Charles Irvine Interviewed About Addicks-Barker Lawsuit

The Houston Chronicle profiled Irvine & Conner’s proposed class action on behalf of individuals living within the Addicks and Barker Reservoirs’ maximum design pools in an article titled “Army Corps should have brought easements to make room for flood pools, lawsuit says.” In the excerpt below, Charles Irvine discusses the Corps’ failure to buy necessary easements, which would have prevented foreseeable flooding. Read the full article here. (PDF)


Elsewhere in the United States, the Army Corps has blocked development around its reservoirs – at times purchasing land for “flood storage easements” around dams or levees in areas where it expects to divert or store floodwater, said Charles W. Irvine, the Houston-based lead attorney in the lawsuit. That never happened here, and now homeowners are owed compensation, Irvine argues.

“The corps has been discussing this but no one took it beyond that – not in term of disclosing it to the neighborhoods and certainly took no steps to offer to purchase a federal flood easement in exchange for some money,” Irvine said.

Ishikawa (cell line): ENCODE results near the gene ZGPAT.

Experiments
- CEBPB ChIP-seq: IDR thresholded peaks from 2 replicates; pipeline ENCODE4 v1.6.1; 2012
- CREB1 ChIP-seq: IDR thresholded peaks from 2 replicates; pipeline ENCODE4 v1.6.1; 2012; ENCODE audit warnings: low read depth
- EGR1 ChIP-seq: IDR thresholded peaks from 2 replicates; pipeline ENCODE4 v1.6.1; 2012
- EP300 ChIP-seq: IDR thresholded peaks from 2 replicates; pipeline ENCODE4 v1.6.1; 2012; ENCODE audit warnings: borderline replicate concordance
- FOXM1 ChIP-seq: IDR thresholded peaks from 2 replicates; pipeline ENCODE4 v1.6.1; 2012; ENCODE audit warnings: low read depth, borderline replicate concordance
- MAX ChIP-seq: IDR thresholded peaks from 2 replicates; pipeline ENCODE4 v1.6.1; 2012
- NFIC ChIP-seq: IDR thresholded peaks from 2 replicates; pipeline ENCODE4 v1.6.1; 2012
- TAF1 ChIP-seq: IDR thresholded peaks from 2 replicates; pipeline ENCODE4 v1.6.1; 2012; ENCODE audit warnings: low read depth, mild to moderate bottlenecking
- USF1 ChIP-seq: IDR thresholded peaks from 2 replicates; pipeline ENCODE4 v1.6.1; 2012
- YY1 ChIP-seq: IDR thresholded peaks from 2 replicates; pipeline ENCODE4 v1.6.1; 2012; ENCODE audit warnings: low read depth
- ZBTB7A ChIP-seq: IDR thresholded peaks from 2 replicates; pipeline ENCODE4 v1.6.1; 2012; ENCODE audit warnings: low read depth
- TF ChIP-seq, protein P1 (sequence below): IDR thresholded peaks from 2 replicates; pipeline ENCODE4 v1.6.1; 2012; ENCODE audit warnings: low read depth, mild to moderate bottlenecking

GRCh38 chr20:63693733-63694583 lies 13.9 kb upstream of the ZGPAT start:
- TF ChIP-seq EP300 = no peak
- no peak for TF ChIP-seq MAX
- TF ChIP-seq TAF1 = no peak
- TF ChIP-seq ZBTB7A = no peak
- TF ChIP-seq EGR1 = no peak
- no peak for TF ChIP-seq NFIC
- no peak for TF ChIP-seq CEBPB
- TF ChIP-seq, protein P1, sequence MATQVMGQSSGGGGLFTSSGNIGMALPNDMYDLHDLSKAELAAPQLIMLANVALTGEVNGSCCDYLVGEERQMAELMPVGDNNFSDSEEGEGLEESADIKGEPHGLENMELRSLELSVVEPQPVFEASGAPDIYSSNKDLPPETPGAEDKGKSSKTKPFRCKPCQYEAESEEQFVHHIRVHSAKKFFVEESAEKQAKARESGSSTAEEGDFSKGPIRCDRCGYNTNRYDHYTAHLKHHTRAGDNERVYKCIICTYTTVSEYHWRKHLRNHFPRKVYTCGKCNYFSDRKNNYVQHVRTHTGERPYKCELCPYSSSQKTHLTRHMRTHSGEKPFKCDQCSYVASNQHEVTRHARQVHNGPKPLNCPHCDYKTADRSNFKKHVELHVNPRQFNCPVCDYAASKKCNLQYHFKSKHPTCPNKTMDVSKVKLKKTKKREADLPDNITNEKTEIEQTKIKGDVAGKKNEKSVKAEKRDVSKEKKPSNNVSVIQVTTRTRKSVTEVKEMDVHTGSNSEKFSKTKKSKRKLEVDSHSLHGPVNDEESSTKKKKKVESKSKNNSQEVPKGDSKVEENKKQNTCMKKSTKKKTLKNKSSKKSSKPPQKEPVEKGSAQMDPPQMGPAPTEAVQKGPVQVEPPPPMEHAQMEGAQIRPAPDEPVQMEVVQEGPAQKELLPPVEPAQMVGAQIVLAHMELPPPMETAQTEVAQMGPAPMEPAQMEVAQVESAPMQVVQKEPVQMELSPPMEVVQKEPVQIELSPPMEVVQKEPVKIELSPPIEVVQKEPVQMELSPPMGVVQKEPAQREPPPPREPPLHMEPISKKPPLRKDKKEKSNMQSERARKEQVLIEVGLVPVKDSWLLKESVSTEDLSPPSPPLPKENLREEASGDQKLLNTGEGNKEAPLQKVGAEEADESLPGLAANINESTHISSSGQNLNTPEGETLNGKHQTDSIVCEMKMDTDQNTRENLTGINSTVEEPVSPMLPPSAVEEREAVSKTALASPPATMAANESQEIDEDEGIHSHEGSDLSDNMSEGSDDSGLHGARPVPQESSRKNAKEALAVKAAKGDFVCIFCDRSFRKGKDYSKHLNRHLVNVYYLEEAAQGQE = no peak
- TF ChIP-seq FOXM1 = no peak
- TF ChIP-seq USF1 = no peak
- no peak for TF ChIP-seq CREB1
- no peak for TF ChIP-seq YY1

A recent informational meeting about the case drew more than 100 homeowners from Canyon Gate and from other subdivisions that flooded during Hurricane Harvey, attorneys said. Irvine said that only five raised their hands when he asked who had flood insurance.

In Mississippi and Louisiana, the Corps has taken steps to inform people and compensate those whose property could be subject to inundation in areas near levees and rivers, Irvine said.

That was never done with the West Houston dams. The reason may be that such a step in the 1980s or in the ’90s would have stopped the march of development, said attorney Jim Blackburn, who has filed other lawsuits arguing that the region’s flood control rules were insufficient to protect homeowners and the environment.



, ,